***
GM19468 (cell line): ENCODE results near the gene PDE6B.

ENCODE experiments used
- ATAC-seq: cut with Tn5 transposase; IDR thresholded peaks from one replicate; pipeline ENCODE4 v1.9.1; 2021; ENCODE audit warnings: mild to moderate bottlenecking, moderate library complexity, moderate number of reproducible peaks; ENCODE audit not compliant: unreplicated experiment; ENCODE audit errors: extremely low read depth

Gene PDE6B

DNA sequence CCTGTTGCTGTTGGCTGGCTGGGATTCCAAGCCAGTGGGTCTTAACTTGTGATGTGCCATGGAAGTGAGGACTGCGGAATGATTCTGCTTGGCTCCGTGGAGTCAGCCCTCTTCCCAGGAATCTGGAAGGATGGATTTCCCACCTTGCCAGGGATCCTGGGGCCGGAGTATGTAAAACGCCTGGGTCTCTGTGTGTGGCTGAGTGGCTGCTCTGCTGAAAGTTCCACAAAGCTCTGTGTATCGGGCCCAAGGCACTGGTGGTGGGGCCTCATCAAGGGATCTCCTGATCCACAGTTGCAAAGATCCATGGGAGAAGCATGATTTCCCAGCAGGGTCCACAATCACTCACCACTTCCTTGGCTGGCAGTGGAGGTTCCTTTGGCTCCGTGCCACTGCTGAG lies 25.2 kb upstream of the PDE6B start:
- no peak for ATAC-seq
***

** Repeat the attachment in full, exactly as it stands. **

GM19468 (cell line): ENCODE results near the gene PDE6B.

ENCODE experiments used
- ATAC-seq: cut with Tn5 transposase; IDR thresholded peaks from one replicate; pipeline ENCODE4 v1.9.1; 2021; ENCODE audit warnings: mild to moderate bottlenecking, moderate library complexity, moderate number of reproducible peaks; ENCODE audit not compliant: unreplicated experiment; ENCODE audit errors: extremely low read depth

Gene PDE6B

DNA sequence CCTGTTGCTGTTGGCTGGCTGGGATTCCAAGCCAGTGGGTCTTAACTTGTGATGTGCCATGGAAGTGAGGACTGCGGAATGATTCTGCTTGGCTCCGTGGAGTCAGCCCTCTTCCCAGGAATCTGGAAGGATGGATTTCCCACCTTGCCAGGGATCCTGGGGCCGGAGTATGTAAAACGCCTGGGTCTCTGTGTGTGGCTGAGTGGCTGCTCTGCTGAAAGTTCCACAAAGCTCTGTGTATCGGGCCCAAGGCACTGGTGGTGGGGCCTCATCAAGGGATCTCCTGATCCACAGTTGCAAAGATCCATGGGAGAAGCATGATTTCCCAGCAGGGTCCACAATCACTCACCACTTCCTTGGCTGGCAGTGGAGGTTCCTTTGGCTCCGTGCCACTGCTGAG lies 25.2 kb upstream of the PDE6B start:
- no peak for ATAC-seq